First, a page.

A man walks his bike across the street in front of a large pothole at Eighth Avenue and Kalamath Street in Denver.

RJ Sangosti | The Denver Post | Getty Images
A man walks his bike across the street in front of a large pothole at Eighth Avenue and Kalamath Street in Denver.

As states from Connecticut to California scramble to find money to fix crumbling highways, Congress once again is expected this week to put a short-term patch on the nearly insolvent federal highway trust fund.

But if past spending patterns hold up, the repairs and upgrades for the roadways whisking lawmakers around the nation’s capital will enjoy generous subsidies from the rest of the 50 states, according to Transportation Department data.

For every dollar collected in federal highway gasoline taxes in fiscal 2013, the latest data available, the District of Columbia got back $8.56—the highest ratio in the country.

Most states receive more in federal highway appropriations than the fund collects every year—which is one reason it’s perpetually running on empty these days. In fiscal 2013, the fund collected $31.8 billion—mostly from the federal tax on gasoline and diesel fuel, and paid out $39.7 billion. Since 1956, according to DOT data, the fund has paid out $971.7 billion—some $138 billion more than it collected.

While most states get back more than they send to Washington, the nation’s capital is historically a big winner. Since 1956, it’s collected $4.69 for every dollar paid in by drivers in the district. Over the same period, only Alaska, which has averaged $6.08 for every dollar paid, has fared better.

The biggest losers have been Michigan (99 cents back for every dollar paid in), Indiana, North Carolina and South Carolina (98 cents each), and Texas (95 cents on the dollar).

For nearly six decades, the federal highway trust fund has been fueled largely by a tax on a federal gasoline and diesel sales, which the Transportation Department then apportions to state highway departments and other transportation agencies.

But, largely because the tax has not been raised in more than 20 years, rising construction costs have overtaken the increase in tax receipts. Adjusted for inflation, every dollar of gasoline tax collected in 2015 buys about the equivalent of 60 cents worth of roadwork in 1993, the last year the tax was raised.

Fuel tax receipts have also failed to keep up with the increased traffic on the nation’s highways. While Americans are driving more vehicle miles again since a dip during the Great Recession, fuel consumption has declined as cars and trucks have become more fuel-efficient.

The result is that America’s transportation system is falling apart, despite combined federal, state and local spending that hit $91 billion a year in 2013, according to the American Society of Civil Engineers.

That’s about half of what’s needed to repair and upgrade the nation’s highways, according to the Federal Highway Administration

To make up the shortfall, Congress has transferred more than $53 billion from other tax revenue over the past five years, according to the Institute on Taxation and Economic Policy.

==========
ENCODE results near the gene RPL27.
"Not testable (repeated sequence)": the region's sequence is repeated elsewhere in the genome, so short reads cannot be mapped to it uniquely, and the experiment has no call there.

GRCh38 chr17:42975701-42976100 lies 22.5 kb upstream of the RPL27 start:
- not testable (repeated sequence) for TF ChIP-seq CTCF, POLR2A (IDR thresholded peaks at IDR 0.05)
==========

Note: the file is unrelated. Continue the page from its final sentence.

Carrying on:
Last week, the House passed a bill that would kick the funding can down the highway with another $8 billion until December while lawmakers try to work out a longer-term funding plan. But Senate Minority Leader Mitch McConnell (R-Ky.) is pushing for a bill that keeps the highway fund solvent through next year’s presidential election.

This week, Congress is expected to try once again to cobble together more money to keep road repair work going.

As in the past, the latest highway funding renewal bill has been stuck in a slow lane debate over issues that have nothing to do with potholes. Much of the haggling has involved efforts to revive to the recently expired Export-Import Bank, a federal agency that helps companies finance sales of products to foreign buyers of U.S. goods and services.

Last year, Congress cobbled together a short-term patch that included a provision to let pension fund managers “smooth” out the accounting for volatile investment returns, a move that saved U.S. companies an estimated $51 billion in pension contributions, according to analysts at Moodys.

The thornier problem—one that has stalled a permanent highway funding fix for years—is a perennial roadblock over where to find the money.

After a massive federal stimulus program wound down in 2011, states have been unable to count on a long-term, reliable funding plan from Washington. Since 2009, federal lawmakers have passed 34 short-term extensions to keep transportation programs from running out of money, according to the Associated Press.

This year, lawmakers face a July 31 deadline to renew federal spending authority for transportation programs, without which the Transportation Department can’t reimburse states for billions of dollars in road projects, many of which are already underway.

Congress will also need to refresh the dwindling trust fund’s balance, which is expected to fall below $4 billion by the end of the month. At that point, DOT officials say, they’re pretty much running on empty, and some payments back to the states may have to be cut off.

While Congress continues to scrounge for additional sources of funding, one thing seems clear. No one is even talking about raising the tax on motor fuel.

“Read my lips,” McConnell told reporters Monday. “We’re not raising the gas tax.”

By John W. Schoen

CNBC